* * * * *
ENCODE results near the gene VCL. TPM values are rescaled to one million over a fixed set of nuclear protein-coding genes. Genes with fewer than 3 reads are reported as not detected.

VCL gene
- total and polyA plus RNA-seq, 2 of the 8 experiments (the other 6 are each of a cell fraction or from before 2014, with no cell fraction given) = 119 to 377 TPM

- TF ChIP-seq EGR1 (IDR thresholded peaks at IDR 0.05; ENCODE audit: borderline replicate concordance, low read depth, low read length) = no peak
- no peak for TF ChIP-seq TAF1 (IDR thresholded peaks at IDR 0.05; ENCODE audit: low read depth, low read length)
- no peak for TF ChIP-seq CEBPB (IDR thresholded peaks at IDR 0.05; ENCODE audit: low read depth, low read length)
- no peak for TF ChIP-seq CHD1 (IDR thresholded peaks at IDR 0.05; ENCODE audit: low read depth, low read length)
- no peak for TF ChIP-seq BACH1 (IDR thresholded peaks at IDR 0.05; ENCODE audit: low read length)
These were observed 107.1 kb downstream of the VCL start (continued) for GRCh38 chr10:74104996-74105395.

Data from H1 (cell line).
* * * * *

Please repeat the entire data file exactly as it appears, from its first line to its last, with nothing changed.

ENCODE results near the gene VCL. TPM values are rescaled to one million over a fixed set of nuclear protein-coding genes. Genes with fewer than 3 reads are reported as not detected.

VCL gene
- total and polyA plus RNA-seq, 2 of the 8 experiments (the other 6 are each of a cell fraction or from before 2014, with no cell fraction given) = 119 to 377 TPM

- TF ChIP-seq EGR1 (IDR thresholded peaks at IDR 0.05; ENCODE audit: borderline replicate concordance, low read depth, low read length) = no peak
- no peak for TF ChIP-seq TAF1 (IDR thresholded peaks at IDR 0.05; ENCODE audit: low read depth, low read length)
- no peak for TF ChIP-seq CEBPB (IDR thresholded peaks at IDR 0.05; ENCODE audit: low read depth, low read length)
- no peak for TF ChIP-seq CHD1 (IDR thresholded peaks at IDR 0.05; ENCODE audit: low read depth, low read length)
- no peak for TF ChIP-seq BACH1 (IDR thresholded peaks at IDR 0.05; ENCODE audit: low read length)
These were observed 107.1 kb downstream of the VCL start (continued) for GRCh38 chr10:74104996-74105395.

Data from H1 (cell line).